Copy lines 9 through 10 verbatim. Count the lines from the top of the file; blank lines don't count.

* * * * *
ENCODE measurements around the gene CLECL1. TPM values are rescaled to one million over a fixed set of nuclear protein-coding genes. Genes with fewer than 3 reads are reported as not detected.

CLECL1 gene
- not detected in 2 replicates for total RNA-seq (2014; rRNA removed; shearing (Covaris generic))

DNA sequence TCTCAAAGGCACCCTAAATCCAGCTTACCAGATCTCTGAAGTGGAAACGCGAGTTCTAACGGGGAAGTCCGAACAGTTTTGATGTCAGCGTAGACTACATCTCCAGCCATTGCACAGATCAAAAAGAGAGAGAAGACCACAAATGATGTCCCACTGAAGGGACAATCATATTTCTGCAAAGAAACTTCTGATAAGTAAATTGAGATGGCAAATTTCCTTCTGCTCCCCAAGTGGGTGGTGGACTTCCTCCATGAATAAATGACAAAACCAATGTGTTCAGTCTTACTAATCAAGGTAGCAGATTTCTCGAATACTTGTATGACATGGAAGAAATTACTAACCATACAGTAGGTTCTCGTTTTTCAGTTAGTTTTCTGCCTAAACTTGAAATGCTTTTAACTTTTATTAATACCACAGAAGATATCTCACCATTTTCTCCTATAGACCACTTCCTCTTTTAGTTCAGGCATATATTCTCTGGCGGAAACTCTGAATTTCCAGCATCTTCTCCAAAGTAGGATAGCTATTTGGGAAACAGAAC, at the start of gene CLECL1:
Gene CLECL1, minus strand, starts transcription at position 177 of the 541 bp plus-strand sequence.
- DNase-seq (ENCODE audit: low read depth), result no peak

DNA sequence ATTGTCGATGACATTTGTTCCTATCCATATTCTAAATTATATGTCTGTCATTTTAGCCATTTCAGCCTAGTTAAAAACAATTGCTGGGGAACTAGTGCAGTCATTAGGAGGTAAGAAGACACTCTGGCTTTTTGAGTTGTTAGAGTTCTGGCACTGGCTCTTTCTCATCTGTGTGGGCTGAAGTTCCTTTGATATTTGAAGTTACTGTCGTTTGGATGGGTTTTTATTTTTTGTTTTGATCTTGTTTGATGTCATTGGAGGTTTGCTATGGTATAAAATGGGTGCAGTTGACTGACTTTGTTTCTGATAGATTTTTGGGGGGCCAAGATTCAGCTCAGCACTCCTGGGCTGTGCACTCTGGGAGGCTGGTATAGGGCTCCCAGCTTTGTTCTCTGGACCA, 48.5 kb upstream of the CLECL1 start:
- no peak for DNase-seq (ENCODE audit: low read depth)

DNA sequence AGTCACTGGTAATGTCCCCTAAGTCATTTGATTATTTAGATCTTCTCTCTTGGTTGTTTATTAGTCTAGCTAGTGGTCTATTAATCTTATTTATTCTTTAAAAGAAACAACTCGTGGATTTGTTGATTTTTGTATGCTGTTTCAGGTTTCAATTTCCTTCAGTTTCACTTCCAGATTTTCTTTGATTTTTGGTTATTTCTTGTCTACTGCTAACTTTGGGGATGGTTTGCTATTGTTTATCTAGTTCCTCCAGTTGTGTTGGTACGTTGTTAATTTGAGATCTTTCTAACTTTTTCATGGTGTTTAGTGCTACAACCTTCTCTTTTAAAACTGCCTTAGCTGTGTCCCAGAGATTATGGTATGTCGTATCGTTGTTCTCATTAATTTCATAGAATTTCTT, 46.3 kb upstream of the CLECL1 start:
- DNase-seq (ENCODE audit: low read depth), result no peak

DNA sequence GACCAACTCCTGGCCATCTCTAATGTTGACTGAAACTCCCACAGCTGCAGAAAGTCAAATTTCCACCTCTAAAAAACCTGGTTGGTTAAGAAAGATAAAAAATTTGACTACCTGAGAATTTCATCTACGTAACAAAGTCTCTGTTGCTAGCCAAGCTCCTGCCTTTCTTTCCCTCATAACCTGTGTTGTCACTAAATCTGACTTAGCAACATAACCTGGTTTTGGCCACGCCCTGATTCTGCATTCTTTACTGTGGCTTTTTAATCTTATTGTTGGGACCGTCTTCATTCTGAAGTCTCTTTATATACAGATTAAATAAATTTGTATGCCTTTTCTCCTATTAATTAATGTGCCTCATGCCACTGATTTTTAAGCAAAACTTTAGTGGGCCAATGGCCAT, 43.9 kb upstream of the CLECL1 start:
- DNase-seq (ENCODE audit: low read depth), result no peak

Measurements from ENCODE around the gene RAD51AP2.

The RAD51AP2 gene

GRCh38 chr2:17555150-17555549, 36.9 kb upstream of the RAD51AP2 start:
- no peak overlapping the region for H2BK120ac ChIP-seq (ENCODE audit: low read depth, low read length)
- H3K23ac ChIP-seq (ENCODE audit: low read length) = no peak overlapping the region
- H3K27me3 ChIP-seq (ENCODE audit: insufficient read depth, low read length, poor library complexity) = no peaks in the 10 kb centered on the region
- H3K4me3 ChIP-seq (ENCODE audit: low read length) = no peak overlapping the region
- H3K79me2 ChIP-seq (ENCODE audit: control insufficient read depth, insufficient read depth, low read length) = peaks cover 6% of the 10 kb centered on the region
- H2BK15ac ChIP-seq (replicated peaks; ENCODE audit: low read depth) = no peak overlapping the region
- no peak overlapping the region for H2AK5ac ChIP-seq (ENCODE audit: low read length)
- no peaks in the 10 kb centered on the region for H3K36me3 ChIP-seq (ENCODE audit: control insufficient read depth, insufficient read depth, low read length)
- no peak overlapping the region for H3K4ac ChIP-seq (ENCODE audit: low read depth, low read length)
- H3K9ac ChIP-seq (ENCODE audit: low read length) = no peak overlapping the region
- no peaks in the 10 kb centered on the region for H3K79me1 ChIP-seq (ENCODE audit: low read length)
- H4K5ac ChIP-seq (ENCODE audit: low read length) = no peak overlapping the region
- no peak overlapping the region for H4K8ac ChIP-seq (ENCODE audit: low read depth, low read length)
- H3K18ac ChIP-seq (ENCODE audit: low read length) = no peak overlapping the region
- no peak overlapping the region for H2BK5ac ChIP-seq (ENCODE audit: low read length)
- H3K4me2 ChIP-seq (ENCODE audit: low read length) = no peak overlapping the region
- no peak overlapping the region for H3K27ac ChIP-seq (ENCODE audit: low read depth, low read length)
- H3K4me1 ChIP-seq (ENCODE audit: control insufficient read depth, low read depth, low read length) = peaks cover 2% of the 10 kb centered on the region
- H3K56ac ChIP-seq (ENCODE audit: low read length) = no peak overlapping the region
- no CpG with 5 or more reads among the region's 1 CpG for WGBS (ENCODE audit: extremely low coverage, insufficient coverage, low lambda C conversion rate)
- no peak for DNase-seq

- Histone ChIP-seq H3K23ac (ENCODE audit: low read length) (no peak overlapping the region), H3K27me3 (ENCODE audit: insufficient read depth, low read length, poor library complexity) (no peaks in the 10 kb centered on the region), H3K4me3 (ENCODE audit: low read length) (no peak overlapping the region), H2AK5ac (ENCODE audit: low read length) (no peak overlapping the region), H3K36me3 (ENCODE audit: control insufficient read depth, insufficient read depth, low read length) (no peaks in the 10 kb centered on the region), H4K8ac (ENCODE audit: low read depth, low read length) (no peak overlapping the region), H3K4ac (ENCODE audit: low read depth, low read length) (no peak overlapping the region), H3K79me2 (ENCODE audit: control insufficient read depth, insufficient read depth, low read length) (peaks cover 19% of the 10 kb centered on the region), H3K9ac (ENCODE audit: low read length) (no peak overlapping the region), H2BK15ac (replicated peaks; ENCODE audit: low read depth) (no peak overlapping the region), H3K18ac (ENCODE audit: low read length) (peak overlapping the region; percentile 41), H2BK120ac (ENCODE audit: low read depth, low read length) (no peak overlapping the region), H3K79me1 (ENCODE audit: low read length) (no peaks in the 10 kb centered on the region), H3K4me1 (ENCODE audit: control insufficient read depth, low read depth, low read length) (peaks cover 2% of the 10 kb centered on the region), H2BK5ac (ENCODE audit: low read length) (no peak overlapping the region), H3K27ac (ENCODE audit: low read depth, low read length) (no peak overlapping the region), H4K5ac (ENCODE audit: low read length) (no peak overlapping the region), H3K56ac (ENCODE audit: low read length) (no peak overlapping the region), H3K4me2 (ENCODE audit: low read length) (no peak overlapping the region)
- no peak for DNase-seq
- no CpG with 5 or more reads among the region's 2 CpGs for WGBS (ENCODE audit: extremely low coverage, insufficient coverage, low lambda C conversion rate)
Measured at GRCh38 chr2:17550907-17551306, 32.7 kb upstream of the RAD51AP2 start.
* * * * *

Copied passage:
DNA sequence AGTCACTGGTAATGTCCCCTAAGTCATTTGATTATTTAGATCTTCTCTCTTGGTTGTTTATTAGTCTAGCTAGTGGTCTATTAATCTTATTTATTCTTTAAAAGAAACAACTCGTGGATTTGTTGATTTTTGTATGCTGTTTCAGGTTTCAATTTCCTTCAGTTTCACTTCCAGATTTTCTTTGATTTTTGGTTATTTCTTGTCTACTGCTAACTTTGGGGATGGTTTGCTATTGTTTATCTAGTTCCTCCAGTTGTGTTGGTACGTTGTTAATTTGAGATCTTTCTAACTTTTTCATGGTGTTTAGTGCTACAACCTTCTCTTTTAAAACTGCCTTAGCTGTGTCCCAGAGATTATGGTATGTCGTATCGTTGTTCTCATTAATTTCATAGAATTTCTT, 46.3 kb upstream of the CLECL1 start:
- DNase-seq (ENCODE audit: low read depth), result no peak